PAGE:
That answer may come soon. Dr. Money and a team of 40 researchers across Canada are leading the world’s first study to evaluate Gardasil in HIV-positive women and girls. CTN 236 is a five-year study recruiting 500 HIV-positive female participants at 16 sites across Canada over a two- to three-year period. Not only is CTN 236 breaking ground by testing the vaccine in HIV-positive women, it is also the first investigator-driven, peer-reviewed and independently funded vaccine study in which all findings of vaccine efficiency and safety will be publicly released. The study is being funded by the Canadian Institutes of Health Research (CIHR) and supported by the CIHR Canadian HIV Trials Network (CTN). Females who have HPV are eligible to participate.
When approached by her doctor about participating in the study, Penelope was enthusiastic because, she says, “This clinical trial seems crucial to all HIV-positive females.” Money echoes these thoughts, saying, “There is an urgent need to evaluate the effectiveness of the HPV vaccine in this vulnerable, high-risk group of HIV-positive girls and women in Canada. More knowledge about how HIV infection impairs the initial immune response to the vaccine and subsequent immune memory would greatly improve vaccine strategies.”
Around the world
The results of the trial may also have a global impact. In 2007, the World Health Organization (WHO) identified a knowledge gap in HPV vaccines, stating that their safety and efficiency have not yet been evaluated in Africa or in populations with a high HIV prevalence. “It’s a groundbreaking study, especially for Africa, where over half of the HIV population is female. The WHO is awaiting these trial results,” says Lisa Venables, the national project manager of CTN 236.
The study will use the same standard dosing schedule and vaccine amount currently being used in HIV-negative women and girls. The vaccine will be administered in three doses over the course of six months and trial participants will make a total of seven clinic visits in a 24-month period.
“Our results should serve to identify HIV-infected individuals who will benefit the most from this vaccine and suggest whether extra doses of the vaccine — booster shots — may be recommended in this population,” Money says. “The knowledge gained in this study will also help researchers assess the vaccine in other immunocompromised populations.”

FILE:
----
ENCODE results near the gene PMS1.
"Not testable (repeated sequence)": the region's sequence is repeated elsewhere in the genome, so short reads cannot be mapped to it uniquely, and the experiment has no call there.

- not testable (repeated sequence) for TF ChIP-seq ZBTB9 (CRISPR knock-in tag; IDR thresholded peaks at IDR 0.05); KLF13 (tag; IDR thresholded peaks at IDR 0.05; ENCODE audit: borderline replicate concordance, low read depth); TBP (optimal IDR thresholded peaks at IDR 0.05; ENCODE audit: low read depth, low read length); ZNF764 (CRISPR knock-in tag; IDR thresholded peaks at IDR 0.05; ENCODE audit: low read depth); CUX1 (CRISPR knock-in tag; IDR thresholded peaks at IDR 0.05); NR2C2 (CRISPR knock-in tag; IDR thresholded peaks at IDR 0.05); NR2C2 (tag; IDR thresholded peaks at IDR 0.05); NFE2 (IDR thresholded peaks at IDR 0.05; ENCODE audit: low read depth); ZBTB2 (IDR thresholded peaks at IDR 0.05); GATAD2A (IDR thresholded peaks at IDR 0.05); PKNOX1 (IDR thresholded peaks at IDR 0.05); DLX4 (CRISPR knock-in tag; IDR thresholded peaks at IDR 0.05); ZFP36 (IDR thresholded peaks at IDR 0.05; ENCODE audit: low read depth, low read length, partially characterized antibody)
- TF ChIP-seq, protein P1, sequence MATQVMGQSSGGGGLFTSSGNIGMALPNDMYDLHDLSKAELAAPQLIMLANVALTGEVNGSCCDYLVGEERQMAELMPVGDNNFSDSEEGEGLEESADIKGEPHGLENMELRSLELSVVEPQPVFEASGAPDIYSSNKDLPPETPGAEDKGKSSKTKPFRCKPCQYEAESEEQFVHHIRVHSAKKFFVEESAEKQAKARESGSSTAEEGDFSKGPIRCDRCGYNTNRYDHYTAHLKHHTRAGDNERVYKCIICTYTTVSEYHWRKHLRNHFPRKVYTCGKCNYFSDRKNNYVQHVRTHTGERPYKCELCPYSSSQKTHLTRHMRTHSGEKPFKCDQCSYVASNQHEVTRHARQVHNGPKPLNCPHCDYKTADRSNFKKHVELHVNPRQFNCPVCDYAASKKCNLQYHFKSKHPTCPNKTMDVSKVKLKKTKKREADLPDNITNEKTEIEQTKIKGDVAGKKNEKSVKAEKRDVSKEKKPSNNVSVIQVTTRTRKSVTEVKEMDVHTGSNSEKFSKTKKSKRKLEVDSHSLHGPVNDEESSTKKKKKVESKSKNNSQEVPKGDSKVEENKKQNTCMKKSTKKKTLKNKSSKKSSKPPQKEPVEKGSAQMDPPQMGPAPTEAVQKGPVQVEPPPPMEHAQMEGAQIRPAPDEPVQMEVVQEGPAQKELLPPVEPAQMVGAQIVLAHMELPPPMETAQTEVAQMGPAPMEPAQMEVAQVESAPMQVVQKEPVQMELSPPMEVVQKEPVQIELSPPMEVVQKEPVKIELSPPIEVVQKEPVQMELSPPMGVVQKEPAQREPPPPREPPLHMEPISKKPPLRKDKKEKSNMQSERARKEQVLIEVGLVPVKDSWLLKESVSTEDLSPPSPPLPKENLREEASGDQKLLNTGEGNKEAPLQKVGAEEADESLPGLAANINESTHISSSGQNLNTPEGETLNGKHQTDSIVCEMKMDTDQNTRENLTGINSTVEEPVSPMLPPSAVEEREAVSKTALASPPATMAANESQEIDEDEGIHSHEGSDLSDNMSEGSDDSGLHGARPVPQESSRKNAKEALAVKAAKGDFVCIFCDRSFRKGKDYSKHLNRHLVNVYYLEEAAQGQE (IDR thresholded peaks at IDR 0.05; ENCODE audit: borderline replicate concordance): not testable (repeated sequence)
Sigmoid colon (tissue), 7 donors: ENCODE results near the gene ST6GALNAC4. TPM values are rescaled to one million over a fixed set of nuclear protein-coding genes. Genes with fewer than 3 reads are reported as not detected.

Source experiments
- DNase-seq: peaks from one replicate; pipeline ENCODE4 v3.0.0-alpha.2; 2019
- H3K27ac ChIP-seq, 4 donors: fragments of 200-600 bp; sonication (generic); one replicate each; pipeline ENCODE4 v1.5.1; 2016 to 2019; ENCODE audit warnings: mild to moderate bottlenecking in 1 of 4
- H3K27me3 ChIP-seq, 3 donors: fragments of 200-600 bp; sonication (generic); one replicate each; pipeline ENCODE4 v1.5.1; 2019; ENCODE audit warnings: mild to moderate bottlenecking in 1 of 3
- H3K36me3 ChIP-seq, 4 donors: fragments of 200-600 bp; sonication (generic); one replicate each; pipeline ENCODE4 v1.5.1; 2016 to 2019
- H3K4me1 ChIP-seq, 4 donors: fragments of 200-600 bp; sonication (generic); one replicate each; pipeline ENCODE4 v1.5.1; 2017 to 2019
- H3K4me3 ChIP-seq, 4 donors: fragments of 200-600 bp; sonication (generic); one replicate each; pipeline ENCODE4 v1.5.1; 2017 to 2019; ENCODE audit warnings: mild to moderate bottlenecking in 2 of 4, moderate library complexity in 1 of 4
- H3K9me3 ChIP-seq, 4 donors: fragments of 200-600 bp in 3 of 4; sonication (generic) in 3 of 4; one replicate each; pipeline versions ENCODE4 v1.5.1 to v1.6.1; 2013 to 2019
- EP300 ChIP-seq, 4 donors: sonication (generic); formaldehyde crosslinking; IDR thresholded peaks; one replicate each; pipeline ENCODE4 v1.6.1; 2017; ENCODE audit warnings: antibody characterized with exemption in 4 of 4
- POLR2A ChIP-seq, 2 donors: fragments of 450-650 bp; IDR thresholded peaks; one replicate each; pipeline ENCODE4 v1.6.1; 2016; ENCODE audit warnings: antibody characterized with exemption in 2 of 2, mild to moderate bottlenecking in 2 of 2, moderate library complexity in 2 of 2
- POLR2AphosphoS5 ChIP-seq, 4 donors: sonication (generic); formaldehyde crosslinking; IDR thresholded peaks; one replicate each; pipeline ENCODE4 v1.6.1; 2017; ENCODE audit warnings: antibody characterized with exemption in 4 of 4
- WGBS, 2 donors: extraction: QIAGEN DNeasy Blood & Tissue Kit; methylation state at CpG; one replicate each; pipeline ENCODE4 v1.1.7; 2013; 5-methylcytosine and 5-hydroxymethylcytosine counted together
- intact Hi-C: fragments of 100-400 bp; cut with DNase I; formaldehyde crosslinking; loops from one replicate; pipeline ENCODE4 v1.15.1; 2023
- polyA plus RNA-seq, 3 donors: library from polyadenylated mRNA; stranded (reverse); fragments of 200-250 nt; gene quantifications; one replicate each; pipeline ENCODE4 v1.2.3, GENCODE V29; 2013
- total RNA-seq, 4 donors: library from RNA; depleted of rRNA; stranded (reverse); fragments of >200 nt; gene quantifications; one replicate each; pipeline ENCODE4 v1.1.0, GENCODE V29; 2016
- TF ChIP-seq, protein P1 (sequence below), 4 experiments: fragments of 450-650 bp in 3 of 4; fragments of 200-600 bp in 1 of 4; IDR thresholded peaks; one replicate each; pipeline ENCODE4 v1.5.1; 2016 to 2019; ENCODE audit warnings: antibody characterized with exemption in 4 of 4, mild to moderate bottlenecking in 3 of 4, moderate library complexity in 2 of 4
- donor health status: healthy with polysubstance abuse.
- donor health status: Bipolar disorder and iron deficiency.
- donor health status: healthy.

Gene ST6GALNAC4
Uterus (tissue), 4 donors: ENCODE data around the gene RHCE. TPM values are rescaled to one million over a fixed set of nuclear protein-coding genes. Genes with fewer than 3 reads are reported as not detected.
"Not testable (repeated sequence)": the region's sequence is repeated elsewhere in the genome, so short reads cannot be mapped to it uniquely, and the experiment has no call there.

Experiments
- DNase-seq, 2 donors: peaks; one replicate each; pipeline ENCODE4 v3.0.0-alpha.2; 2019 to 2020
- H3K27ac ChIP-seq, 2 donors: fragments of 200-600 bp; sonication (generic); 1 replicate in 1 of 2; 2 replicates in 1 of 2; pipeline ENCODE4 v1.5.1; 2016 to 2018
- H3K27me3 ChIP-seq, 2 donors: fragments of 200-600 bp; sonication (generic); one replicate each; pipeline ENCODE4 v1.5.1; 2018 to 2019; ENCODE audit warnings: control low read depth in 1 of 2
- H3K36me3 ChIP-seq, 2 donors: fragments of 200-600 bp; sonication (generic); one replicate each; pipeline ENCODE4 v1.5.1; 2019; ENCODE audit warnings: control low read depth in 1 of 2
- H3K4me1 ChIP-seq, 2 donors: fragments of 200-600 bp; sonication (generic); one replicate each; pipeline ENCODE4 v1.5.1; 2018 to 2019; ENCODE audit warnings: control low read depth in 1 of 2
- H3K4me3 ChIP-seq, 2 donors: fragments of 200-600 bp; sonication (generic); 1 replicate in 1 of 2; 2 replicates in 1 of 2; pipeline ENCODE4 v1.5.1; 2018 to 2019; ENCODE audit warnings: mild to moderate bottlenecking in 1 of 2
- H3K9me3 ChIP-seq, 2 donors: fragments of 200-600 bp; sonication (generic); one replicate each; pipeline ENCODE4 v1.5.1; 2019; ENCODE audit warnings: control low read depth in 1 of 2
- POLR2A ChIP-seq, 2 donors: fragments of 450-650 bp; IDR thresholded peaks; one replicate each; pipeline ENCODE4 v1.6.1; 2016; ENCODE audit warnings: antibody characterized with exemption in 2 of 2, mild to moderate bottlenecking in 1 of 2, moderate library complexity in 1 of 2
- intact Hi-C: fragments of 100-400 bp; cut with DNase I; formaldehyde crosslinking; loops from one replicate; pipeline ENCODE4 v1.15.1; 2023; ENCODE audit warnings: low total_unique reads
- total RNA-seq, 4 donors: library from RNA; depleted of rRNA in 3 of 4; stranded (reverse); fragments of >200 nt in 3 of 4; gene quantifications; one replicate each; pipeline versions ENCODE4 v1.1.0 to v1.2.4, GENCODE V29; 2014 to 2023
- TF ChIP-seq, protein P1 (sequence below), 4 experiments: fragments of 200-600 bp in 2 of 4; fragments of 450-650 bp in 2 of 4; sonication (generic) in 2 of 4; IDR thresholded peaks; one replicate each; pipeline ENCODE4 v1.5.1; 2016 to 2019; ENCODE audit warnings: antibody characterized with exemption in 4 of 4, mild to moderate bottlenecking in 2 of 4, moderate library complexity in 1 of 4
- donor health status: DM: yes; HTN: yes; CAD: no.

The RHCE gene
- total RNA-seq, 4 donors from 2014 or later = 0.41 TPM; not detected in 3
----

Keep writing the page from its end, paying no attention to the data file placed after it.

Penelope, who at press time was awaiting her first vaccination, says that participating in a clinical trial is a necessary step in finding valuable knowledge. Referring to the possibility that being in the study could benefit herself and other women with HIV, she says, “I’ll scratch your back if you’ll scratch mine.”
To learn more about CTN 236 and other CTN trials, visit the CIHR Canadian HIV Trials Network database or call 1.800.661.4664.
Suzanne MacCarthy is Communications and Information Coordinator at the CIHR Canadian HIV Trials Network (CTN) in Vancouver. Her adventures in HIV have taken her from Swaziland to British Columbia, with a stop in beautiful Cape Breton, Nova Scotia, along the way.
How is HPV spread? The virus can pass during any form of sexual contact — oral, vaginal or anal sex, and even finger-to-genital contact. Remember: You can be infected with HPV and have no signs or symptoms. So even though you or your partner might not see any genital warts, the virus can still pass between you. Condoms reduce the risk of passing the virus but do not eliminate it because the virus may be on a part of the skin not covered by the condom.
You are at an increased risk for HPV infection if you:
• have many sexual partners
• are already infected with another sexually transmitted infection (such as chlamydia)
• have a condition that affects your immune system (such as HIV)